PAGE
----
Prostate Cancer Screenings, Men’s Health a Focus in November

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Exercise is Key to Living and Maintaining Healthy Lifestyle

Mega Doctor News

Dr. Christopher Romero

Harlingen — “Movember,” – It’s a fun take on a very serious issue for men 55 years and older. On the heels of breast cancer awareness month, men are encouraged to grow their beards and mustaches during the month of November. Affectionately referred to as “Movember,” (a diminutive word for moustache, “mo” and “November”) as a reminder to stay vigilant against prostate cancer.

Affecting the prostate – a part of the male reproductive system located just below the bladder – prostate cancer can be a concern for all men, but the most common risk factor for developing the disease is age.

According to the U.S. Centers for Disease Control and Prevention (CDC), approximately 13 out of 100 American men will develop prostate cancer during their lifetime. Because men often ignore signs and symptoms of the disease, nearly two-thirds of all men who develop the disease will die from it. Symptoms of prostate cancer include difficulty and or frequent urination, and pain in the backs, hips, or pelvis that does not go away.

As with most other types of cancer, early detection of prostate cancer can be key to successfully treating the disease. According to the CDC, men who are between 55 and 69 years old should discuss prostate cancer screening in the form of a prostate-specific antigen blood test with their physicians.

In addition to raising awareness regarding prostate cancer, November is a great time for men to take stock of their personal health.

Physical inactivity, high blood pressure, and smoking are risk factors for heart disease, the number one killer of men in America. Over time, fat and cholesterol can build up in blood vessels. When arteries that supply the heart and brain with blood become clogged, a heart attack or stroke can occur. These risk factors can be reduced by living a healthy lifestyle. 

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While there is no cure-all when it comes to living a healthy lifestyle, Dr. Christopher Romero, a physician specializing in Internal Medicine, said exercise can reduce the risk factor for a wide array of serious health complications and diseases ranging from stroke to diabetes.

“If there was a medication available today that could accomplish all of the health benefits that exercise provides nearly everyone would be on it,” Romero said. “Regular exercise is one of the single most important factors for improving overall health and has been shown to increase life expectancy.”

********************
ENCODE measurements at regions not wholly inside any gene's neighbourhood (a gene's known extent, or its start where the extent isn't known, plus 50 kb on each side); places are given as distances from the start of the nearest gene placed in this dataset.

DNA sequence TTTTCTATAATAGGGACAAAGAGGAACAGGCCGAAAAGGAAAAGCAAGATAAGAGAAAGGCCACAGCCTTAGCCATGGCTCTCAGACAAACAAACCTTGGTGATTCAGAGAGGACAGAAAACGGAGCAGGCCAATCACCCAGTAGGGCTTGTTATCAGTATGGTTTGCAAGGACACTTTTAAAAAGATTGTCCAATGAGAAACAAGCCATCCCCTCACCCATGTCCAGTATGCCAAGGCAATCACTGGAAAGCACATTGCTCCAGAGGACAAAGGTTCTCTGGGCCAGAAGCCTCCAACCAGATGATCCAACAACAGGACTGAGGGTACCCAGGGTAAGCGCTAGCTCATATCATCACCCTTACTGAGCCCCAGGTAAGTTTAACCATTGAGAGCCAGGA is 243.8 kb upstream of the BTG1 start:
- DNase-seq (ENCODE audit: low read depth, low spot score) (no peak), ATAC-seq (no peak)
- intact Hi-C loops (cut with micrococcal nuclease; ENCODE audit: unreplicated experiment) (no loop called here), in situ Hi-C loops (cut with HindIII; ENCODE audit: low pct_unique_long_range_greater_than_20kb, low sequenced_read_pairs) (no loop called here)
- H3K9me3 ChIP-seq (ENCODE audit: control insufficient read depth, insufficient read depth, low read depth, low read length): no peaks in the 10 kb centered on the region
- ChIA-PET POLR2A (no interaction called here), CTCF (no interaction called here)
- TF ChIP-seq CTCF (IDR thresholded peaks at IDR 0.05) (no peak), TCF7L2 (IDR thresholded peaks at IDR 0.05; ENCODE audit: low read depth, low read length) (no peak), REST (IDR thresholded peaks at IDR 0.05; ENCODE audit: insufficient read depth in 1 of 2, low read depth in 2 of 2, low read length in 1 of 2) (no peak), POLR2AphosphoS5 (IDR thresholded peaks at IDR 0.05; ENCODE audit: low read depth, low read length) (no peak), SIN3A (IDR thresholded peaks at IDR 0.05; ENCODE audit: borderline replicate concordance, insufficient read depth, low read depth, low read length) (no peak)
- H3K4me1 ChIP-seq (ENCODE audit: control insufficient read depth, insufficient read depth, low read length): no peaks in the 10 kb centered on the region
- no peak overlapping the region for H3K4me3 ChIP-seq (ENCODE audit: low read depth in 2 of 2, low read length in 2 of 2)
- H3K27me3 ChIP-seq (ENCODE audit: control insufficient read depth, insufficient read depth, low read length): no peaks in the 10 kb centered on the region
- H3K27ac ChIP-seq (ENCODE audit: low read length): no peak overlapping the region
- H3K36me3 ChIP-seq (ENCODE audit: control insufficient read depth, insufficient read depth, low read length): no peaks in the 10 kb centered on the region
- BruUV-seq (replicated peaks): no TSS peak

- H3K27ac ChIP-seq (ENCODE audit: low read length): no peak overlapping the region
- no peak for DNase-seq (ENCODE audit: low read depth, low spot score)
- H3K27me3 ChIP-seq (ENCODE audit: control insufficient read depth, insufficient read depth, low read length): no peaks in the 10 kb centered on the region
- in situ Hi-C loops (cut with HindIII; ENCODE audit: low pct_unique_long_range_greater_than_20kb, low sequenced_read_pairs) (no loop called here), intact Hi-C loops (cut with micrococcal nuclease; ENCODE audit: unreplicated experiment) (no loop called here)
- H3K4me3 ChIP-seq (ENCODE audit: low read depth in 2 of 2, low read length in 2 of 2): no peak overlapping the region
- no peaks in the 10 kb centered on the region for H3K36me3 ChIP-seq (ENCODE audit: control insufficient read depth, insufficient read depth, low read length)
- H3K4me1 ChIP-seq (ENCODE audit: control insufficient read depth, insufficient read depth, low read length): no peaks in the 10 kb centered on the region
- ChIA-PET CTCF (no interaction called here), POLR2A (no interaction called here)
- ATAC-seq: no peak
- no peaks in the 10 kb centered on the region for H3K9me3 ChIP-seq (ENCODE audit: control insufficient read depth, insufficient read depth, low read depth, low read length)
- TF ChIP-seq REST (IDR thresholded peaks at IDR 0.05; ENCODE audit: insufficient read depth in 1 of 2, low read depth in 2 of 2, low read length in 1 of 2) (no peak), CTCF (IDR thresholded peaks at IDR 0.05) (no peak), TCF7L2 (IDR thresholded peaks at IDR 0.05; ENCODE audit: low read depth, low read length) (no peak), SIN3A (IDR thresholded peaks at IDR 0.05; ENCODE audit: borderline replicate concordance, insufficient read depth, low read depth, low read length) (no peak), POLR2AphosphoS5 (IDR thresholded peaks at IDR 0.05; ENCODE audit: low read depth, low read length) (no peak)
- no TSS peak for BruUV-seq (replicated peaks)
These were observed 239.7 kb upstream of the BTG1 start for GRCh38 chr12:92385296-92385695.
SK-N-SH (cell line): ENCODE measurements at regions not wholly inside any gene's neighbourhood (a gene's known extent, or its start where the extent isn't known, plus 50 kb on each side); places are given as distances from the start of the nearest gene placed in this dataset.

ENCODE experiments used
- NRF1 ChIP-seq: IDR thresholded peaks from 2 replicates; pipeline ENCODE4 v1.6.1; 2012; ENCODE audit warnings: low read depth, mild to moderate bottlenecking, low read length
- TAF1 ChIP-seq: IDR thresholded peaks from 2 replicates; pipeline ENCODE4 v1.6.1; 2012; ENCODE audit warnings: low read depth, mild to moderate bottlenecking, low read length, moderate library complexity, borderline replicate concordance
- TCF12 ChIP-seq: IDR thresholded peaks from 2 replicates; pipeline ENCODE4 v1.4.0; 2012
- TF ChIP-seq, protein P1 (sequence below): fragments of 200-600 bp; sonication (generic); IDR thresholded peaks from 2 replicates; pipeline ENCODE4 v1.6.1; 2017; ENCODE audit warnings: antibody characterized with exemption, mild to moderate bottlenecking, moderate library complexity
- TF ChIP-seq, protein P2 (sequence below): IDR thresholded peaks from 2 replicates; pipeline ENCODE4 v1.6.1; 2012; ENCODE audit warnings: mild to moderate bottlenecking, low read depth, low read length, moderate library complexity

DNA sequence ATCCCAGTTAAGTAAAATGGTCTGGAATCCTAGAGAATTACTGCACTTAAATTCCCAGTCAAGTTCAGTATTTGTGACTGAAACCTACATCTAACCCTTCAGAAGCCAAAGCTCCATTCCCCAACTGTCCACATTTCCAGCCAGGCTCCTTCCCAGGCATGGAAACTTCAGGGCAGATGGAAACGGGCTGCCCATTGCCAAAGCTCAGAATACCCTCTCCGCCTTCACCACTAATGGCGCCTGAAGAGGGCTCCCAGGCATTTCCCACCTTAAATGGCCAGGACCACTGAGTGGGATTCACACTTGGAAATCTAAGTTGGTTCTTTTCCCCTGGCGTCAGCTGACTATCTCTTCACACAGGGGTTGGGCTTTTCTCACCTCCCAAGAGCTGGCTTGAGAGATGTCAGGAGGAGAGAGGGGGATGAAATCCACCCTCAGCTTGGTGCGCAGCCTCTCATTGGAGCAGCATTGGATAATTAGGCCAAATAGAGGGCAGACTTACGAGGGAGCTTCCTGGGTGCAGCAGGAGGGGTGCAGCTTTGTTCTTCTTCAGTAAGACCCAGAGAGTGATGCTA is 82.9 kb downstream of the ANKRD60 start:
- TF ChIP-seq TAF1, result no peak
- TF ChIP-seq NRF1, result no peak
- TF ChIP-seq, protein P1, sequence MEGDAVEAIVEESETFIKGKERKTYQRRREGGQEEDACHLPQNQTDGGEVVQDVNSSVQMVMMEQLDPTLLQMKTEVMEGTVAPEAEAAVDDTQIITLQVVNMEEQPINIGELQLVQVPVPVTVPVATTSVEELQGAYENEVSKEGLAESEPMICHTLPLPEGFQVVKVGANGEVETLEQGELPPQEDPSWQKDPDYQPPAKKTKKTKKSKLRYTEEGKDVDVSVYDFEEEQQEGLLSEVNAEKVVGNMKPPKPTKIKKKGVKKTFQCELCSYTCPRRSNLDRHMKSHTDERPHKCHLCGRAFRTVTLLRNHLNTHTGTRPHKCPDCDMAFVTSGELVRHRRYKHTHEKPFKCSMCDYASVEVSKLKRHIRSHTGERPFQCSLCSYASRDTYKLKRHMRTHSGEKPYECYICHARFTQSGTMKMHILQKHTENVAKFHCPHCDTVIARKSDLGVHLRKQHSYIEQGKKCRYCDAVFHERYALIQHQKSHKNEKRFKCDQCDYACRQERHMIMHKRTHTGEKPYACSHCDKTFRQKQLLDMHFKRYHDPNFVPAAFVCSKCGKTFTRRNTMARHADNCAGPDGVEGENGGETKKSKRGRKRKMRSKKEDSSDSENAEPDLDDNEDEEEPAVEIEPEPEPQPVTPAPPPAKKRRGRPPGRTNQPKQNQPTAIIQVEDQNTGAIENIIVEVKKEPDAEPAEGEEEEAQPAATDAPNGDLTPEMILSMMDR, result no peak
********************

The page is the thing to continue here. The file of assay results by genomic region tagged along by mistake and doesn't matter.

“Exercise can help keep the body’s blood vessels open and reduce the risk of heart disease, stroke, and high blood pressure. Exercise can also have a positive impact on cholesterol levels, raising levels of good cholesterol while reducing bad cholesterol numbers. Exercise can also lower the amount of fat in the bloodstream, assist in weight loss, and makes the heart and lungs work more efficiently,” Romero said. 

While it is important to consult a physician before incorporating any new exercise routine into plans for living a healthier lifestyle, walking, stair-climbing, dancing, jogging, and other activities of at least moderate intensity can also help prevent or manage several chronic diseases that become more common with age: type 2 diabetes, osteoporosis, and arthritis.

Both body and mind can benefit from exercise. Exercise can help manage stress, make life more enjoyable, boost self-image, and help counter anxiety and depression.

“Significant improvements in overall health can be achieved with even the most modest increase in activity,” Romero said. “The key is starting with simple, achievable goals that when combined over time can turn into really great results.”

The Centers for Disease Control and Prevention and the American Heart Association recommend at least 30 minutes of moderate-intensity aerobic activity, four to five days a week. Both organizations also recommend moderate to high-intensity muscle-strengthening activity at least two days a week.

In addition to exercise, maintaining a healthy diet, one low in fat and calories, is another weapon for fighting cardiovascular disease, stroke, and many other conditions. For more information on men’s health, consult your doctor.

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